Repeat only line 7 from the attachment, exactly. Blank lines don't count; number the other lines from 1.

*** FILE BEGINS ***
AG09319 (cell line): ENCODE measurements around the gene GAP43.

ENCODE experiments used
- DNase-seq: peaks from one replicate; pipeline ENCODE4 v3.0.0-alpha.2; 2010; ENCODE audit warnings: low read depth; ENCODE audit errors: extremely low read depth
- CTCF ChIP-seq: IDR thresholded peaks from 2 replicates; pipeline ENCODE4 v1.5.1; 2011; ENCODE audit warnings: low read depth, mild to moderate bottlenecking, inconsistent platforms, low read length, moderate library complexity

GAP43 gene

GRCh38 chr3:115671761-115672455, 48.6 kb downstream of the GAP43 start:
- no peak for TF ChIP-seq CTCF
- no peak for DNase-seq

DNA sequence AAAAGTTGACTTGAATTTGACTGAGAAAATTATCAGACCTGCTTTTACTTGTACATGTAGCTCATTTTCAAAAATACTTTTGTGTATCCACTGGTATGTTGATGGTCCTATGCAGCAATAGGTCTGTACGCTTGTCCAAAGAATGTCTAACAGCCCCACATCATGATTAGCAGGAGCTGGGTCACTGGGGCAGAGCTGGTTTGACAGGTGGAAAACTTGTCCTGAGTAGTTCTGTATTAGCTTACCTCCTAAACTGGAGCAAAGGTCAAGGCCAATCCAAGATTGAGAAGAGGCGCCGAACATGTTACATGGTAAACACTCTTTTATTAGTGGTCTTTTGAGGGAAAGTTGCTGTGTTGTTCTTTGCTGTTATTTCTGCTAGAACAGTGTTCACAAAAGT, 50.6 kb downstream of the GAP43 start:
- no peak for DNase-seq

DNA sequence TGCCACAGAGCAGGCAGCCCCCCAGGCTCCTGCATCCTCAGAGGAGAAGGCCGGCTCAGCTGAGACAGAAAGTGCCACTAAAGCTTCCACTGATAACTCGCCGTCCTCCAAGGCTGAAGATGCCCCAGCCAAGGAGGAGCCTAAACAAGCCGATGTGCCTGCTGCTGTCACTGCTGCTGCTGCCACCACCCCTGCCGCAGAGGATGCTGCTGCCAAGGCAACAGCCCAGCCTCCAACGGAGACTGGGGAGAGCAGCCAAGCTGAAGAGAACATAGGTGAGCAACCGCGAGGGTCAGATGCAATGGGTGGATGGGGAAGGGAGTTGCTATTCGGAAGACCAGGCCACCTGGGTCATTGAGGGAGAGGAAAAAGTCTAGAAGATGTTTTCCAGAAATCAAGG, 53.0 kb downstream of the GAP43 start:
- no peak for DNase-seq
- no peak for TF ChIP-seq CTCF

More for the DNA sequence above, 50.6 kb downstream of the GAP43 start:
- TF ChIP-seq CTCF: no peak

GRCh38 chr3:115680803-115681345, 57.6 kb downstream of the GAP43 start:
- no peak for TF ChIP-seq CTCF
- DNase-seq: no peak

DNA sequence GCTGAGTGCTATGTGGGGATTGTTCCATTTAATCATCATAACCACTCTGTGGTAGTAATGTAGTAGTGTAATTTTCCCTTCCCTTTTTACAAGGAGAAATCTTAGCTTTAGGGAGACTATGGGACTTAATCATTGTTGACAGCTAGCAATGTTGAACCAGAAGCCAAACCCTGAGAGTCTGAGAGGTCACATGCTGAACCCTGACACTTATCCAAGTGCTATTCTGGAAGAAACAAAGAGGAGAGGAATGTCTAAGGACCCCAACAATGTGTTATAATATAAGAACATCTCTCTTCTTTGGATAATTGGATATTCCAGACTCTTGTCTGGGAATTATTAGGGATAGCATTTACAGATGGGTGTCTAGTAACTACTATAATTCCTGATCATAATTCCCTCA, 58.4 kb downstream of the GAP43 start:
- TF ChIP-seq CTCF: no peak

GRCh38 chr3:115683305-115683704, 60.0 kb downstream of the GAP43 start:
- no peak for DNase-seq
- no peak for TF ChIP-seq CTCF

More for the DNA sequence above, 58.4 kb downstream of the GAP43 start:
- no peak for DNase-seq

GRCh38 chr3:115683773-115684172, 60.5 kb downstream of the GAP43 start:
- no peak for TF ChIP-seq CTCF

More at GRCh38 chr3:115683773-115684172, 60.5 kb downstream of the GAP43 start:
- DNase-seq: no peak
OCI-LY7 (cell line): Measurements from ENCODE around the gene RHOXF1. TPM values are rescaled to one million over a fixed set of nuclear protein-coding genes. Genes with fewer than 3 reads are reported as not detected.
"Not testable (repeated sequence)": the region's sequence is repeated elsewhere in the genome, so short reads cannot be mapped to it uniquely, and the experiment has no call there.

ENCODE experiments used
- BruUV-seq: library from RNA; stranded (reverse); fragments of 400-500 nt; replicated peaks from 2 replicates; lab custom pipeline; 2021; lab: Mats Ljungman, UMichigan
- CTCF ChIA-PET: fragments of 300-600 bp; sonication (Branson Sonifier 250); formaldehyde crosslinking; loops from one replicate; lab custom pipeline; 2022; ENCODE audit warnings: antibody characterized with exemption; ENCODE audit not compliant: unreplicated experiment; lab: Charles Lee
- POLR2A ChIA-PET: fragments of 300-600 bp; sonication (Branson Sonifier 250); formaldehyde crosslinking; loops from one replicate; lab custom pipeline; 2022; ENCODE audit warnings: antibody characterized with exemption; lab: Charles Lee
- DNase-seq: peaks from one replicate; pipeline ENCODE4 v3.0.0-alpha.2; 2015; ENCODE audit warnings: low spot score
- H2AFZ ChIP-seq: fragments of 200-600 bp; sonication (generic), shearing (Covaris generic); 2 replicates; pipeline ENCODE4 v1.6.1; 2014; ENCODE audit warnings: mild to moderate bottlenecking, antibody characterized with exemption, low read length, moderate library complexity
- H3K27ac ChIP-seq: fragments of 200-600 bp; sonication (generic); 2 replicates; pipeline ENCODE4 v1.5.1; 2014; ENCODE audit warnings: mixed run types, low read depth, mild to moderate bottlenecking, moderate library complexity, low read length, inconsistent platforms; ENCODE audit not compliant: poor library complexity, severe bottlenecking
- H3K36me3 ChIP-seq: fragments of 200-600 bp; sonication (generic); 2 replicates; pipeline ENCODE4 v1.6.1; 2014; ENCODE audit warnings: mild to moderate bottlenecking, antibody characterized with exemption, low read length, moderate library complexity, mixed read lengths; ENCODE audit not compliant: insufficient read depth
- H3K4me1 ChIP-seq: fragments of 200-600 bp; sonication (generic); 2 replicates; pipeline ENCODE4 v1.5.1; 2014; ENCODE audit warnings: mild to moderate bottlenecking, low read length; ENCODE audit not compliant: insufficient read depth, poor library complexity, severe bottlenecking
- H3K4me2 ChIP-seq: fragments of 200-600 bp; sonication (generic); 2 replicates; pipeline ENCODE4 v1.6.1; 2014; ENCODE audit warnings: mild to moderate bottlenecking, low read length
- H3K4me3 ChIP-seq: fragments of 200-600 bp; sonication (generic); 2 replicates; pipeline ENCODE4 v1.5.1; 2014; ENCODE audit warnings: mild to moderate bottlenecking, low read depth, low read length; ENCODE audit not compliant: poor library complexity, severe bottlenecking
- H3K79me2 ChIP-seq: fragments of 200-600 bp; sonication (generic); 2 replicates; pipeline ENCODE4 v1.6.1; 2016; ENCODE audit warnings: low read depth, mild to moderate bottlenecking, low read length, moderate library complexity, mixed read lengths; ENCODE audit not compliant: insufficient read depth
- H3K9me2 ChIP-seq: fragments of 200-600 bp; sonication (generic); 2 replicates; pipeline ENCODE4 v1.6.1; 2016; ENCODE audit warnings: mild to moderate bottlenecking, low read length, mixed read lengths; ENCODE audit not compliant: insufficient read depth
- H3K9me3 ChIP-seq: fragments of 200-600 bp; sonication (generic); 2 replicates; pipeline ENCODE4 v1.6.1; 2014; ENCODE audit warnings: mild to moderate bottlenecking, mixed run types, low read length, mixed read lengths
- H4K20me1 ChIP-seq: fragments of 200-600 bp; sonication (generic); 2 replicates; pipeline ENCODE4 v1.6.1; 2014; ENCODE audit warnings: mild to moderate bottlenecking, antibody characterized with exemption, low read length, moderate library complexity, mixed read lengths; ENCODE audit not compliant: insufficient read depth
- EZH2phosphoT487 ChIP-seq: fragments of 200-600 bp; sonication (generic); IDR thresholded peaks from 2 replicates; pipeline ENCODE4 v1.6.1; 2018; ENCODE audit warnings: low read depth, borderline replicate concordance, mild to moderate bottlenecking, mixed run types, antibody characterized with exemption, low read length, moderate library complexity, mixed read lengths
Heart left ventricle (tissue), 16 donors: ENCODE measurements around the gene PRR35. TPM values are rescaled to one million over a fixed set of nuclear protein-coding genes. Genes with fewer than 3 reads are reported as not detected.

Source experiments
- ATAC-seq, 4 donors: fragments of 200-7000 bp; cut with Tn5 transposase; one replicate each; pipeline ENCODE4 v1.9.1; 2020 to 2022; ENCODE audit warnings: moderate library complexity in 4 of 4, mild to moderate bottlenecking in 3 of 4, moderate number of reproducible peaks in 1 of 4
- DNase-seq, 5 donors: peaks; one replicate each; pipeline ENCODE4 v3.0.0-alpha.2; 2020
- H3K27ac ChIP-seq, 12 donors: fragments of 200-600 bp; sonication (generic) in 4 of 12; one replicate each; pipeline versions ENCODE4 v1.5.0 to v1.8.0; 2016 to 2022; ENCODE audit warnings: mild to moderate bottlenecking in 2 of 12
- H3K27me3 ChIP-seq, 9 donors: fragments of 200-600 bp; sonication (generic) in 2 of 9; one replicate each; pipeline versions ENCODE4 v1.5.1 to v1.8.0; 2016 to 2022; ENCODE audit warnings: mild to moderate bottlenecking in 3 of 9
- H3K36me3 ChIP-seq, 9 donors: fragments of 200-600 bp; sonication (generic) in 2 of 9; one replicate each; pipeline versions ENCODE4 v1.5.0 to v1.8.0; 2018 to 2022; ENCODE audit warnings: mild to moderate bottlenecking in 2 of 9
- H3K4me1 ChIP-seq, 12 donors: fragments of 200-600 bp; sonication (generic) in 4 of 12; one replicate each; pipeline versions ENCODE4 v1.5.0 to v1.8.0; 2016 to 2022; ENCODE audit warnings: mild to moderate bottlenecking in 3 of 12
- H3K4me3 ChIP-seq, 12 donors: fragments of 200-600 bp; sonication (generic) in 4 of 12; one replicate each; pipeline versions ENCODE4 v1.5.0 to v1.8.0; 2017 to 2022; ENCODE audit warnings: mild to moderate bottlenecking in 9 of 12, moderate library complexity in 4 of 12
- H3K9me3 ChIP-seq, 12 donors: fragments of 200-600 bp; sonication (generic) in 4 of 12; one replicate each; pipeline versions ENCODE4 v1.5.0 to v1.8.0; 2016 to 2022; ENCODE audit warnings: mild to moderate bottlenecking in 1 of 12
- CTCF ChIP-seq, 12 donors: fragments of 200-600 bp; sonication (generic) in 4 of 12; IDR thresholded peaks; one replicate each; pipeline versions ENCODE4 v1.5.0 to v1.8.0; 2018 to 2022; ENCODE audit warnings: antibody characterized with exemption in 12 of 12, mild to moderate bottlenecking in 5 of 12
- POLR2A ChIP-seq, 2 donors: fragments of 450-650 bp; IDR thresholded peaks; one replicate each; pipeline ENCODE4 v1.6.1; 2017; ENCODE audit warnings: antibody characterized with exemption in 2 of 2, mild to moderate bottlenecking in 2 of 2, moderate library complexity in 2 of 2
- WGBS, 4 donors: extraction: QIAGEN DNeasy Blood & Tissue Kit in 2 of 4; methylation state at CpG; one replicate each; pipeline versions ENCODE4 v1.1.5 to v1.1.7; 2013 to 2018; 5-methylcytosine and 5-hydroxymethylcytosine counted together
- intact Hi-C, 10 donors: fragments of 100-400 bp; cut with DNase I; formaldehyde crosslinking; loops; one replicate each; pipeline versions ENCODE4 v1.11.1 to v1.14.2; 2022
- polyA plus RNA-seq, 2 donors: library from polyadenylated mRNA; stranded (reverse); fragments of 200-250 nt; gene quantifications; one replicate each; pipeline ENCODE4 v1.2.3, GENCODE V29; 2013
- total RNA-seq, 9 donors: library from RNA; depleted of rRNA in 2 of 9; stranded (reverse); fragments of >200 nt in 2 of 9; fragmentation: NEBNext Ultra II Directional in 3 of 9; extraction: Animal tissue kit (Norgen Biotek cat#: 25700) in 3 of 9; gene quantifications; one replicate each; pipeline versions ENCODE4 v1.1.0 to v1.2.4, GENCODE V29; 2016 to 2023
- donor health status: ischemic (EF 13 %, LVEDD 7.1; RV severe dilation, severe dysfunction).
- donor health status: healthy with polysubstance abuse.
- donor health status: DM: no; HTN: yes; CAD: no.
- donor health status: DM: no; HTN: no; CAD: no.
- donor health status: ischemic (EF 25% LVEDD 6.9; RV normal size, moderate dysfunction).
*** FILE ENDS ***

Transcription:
- no peak for TF ChIP-seq CTCF